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Opportunity Zones for Real Estate Investors: The Good, The Bad, The Ugly

Several years after opportunity zone investments were incentivized by the federal government, new opportunities to invest in these areas to reduce current and future tax liability continue to arise.

The benefit of doing so becomes a bit smaller with each passing year as the end date for tax deferral remains the same. Yet, there are still reasons to consider making such an investment, particularly if you’ve realized a sizeable capital gain.

Today’s guest from Fiona Smith post explores the pros and cons of these investments, and we consider how pending legislation could impact opportunity investments for certain taxpayers if passed.

Fiona Smith is the Founder of The Millennial Money Woman. She’s been featured on Forbes, was a speaker at the national FinCon 2021 conference, and she’s a co-founder of a local non-profit charity, promoting financial literacy with underprivileged minorities. Fiona earned her Master of Science degree in Personal Financial Planning and is a self-proclaimed finance ninja. Fiona’s passion is helping others take control of their money to build a better future. You can find her on Twitter: @The_MMW or sign up for her newsletter.


opportunity zone-post


Time is slowly running out.

If you’re an investor who may be facing a capital gains tax liability but doesn’t want to pay the taxes today, keep reading this article to see how you can not only defer your gains through 2026 but also how you could potentially decrease your tax liability.

The key here is to keep yourself informed and to act fast because the clock is ticking.

Congress already has several new tax proposals lined up that could impact how much high-income earners would pay in the future.

One savvy way to help defer your tax liability on capital gains and potentially build passive income streams could be by investing in a qualified opportunity zone.


What is a Qualified Opportunity Zone?


A qualified opportunity zone (also known as a QOZ) is a program that was established under the Tax Cuts and Jobs Act of 2017 with the idea of providing a tax incentive for real estate investors to invest their money in low-income areas.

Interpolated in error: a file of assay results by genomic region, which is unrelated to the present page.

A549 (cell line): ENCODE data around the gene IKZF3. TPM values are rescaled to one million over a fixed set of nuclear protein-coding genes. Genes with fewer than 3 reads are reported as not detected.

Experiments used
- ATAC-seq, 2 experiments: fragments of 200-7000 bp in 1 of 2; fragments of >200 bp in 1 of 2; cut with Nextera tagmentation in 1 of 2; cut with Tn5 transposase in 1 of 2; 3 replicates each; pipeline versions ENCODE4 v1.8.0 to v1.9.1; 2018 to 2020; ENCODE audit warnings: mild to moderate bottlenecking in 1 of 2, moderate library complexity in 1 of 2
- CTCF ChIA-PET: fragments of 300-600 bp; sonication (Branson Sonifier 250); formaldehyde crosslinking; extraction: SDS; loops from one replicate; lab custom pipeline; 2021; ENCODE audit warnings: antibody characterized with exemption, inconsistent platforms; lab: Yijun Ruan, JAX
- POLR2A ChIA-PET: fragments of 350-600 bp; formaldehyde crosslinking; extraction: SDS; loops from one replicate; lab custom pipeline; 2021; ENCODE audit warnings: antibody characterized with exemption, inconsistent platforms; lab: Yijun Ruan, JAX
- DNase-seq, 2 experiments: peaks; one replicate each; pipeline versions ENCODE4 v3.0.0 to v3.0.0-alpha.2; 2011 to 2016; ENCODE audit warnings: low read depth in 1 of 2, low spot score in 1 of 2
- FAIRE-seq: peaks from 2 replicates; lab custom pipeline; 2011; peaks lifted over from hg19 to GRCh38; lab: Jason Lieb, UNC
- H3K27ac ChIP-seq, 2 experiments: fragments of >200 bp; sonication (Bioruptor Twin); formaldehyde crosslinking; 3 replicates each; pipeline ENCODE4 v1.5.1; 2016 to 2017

About 8,700 zones have been designated for investors.


What was the original goal of a QOZ?

To help infuse low-income communities with money from investors to increase the value of poverty-stricken and depressed communities.


What are Qualified Opportunity Funds?


A Qualified Opportunity Fund, or QOF, is typically a corporation or other business entity that invests in a QOZ. Because a QOF files the IRS Form 8996, it receives preferential tax treatment if investors buy and hold for 5 or more years.


These funds can use the investors’ money for a variety of reasons, including but not limited to:

  • Converting vacant homes for single-family rental units
  • Improving abandoned lots for commercial or residential use


By the end of 2020, over $15 billion have poured into Qualified Opportunity Funds (also known as QOFs), which is easily the simplest way for investors to take advantage of the QOZ program (multiple qualified opportunity zone properties are purchased by a qualified opportunity fund).


What Tax Incentives are Offered through a Qualified Opportunity Zone?

Qualified Opportunity Zones could be excellent alternative investments for real estate investors who have qualified capital gains from either stock sales, previous real estate sales, business sales, or any other investment-related sales that happened before January 1, 2027.

After making a sale and realizing a capital gain, investors are given up to a maximum of 180 days to complete IRS forms 8949 and 8997 to take advantage of the tax deferral incentives offered by QOZs.